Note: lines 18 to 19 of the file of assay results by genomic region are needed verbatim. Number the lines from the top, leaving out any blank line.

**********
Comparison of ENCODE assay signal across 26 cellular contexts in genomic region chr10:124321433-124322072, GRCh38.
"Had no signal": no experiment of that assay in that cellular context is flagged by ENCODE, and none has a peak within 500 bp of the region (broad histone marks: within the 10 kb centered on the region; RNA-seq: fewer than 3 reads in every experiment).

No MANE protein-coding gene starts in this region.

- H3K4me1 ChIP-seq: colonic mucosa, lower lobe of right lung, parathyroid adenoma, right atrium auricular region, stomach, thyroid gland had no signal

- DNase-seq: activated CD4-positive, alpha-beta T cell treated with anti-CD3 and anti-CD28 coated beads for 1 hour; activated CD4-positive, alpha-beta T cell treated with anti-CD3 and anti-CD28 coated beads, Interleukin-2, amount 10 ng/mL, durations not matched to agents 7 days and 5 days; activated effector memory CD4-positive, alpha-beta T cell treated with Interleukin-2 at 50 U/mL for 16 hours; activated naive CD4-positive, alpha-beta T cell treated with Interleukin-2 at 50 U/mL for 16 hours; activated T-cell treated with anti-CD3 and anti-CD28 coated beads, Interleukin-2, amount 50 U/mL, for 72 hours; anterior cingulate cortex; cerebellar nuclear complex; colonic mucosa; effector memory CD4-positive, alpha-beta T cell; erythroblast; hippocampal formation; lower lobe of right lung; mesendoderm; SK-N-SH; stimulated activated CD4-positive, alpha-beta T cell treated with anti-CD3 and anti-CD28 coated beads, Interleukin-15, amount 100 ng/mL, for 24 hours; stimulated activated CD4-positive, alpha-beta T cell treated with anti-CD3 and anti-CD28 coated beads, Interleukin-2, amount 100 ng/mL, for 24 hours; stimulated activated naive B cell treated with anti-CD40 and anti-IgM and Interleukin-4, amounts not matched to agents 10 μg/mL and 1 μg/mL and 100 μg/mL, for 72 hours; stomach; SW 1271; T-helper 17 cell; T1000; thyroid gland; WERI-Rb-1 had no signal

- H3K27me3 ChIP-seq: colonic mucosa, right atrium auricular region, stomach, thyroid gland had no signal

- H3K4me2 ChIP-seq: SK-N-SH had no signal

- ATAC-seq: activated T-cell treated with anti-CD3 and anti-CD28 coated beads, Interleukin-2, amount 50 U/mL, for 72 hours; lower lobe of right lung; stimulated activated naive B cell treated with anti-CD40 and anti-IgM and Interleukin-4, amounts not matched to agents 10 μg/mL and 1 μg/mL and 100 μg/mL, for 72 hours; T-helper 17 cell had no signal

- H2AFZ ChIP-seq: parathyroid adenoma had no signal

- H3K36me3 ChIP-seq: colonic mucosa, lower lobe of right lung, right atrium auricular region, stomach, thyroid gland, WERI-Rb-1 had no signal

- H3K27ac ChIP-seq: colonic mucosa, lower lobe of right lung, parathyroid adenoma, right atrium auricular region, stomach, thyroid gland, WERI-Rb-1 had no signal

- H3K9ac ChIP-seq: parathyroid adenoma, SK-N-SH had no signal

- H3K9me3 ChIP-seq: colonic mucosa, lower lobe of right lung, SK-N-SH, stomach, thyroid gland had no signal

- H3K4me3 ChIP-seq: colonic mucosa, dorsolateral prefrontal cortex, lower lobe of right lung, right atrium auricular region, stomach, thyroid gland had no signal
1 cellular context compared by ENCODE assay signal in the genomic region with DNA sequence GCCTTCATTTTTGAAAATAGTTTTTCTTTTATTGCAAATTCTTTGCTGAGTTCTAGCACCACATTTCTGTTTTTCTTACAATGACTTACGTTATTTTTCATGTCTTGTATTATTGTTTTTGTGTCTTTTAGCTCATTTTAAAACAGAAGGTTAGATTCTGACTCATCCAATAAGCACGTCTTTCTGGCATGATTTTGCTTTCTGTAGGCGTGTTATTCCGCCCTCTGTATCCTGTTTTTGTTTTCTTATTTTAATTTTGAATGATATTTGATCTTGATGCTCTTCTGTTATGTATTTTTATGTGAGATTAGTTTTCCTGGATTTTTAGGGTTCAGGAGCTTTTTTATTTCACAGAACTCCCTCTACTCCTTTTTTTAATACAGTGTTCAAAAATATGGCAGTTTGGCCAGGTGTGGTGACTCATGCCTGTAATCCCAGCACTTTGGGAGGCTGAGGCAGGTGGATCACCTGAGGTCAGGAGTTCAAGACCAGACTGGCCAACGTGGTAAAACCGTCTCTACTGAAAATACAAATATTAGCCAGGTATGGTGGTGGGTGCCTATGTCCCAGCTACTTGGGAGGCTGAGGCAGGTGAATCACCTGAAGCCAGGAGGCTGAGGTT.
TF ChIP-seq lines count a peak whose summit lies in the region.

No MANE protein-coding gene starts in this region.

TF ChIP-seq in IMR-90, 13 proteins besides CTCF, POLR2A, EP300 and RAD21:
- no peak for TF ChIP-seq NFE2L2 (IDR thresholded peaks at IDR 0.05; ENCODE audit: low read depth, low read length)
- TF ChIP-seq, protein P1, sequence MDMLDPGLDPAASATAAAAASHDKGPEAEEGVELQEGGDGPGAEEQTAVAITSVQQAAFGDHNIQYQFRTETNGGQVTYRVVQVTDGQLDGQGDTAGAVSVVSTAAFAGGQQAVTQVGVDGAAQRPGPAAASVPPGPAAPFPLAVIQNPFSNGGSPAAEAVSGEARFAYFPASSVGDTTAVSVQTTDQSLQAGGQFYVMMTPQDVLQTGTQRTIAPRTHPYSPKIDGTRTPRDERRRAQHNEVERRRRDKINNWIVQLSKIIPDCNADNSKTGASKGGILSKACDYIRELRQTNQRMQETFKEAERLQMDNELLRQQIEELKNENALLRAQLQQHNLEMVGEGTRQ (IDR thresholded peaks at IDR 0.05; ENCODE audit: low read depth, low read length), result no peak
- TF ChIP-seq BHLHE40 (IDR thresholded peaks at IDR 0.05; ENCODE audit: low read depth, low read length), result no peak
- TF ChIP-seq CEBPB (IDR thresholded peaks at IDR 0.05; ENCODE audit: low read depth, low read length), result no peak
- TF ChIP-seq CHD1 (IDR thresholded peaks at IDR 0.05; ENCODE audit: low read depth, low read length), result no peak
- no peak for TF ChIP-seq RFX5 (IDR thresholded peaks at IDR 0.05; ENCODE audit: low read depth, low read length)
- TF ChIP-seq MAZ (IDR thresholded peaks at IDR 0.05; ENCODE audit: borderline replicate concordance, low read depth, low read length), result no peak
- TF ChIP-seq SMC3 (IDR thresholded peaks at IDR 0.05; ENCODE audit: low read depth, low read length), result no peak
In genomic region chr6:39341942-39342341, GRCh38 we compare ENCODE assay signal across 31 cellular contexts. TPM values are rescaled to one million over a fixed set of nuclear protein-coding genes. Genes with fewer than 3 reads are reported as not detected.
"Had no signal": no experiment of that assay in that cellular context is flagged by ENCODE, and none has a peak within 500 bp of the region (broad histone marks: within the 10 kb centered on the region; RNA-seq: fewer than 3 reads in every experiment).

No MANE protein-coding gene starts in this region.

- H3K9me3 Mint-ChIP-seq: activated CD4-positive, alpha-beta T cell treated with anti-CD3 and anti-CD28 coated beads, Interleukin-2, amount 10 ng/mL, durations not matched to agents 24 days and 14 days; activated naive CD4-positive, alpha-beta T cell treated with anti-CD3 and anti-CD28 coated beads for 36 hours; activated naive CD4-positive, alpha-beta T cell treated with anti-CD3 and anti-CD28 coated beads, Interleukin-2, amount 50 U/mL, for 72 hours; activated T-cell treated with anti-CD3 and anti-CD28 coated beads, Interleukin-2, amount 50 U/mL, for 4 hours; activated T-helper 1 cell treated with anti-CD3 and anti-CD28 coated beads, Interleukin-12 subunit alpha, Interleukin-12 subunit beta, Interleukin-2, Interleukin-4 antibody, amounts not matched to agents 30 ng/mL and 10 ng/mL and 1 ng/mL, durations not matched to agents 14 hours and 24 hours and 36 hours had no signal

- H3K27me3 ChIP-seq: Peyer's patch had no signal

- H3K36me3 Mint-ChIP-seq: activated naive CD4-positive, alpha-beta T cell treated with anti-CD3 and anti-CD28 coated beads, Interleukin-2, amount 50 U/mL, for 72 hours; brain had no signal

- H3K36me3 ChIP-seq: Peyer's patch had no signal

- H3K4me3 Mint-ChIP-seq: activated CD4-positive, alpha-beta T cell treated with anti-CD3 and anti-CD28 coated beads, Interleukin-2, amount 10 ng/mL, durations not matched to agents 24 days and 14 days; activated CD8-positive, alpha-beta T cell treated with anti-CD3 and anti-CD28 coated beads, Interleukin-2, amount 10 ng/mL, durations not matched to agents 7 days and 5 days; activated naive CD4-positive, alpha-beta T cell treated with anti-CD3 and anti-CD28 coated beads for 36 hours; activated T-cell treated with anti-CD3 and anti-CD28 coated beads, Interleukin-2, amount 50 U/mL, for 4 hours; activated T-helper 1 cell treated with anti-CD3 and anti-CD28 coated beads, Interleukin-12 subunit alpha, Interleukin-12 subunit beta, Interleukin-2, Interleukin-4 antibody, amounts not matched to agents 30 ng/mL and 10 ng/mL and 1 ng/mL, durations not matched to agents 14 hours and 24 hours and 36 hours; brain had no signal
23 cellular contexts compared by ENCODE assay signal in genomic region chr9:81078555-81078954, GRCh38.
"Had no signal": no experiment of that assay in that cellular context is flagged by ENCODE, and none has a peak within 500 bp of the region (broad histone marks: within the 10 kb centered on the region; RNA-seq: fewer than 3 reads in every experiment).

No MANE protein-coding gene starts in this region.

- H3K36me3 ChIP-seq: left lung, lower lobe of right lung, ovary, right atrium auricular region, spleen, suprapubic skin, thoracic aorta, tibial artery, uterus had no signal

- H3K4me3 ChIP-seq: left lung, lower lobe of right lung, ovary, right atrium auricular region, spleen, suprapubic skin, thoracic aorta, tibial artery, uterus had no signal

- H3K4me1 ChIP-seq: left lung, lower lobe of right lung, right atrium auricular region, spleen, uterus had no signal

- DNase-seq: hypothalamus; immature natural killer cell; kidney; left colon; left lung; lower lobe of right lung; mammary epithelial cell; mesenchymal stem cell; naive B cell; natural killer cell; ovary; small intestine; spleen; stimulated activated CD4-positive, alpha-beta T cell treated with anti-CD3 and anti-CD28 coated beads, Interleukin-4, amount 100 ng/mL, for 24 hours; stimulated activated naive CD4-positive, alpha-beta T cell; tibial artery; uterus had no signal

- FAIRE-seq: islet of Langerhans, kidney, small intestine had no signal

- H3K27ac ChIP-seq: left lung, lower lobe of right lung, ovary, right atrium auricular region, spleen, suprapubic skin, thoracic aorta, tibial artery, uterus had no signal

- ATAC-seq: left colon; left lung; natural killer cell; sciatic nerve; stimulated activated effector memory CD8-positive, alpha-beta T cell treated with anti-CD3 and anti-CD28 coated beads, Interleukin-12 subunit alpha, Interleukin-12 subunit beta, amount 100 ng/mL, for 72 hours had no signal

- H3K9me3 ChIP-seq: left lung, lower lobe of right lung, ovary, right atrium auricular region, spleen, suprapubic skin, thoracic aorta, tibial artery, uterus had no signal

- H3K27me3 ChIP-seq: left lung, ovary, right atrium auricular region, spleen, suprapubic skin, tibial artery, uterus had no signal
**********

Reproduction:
TF ChIP-seq in IMR-90, 13 proteins besides CTCF, POLR2A, EP300 and RAD21:
- no peak for TF ChIP-seq NFE2L2 (IDR thresholded peaks at IDR 0.05; ENCODE audit: low read depth, low read length)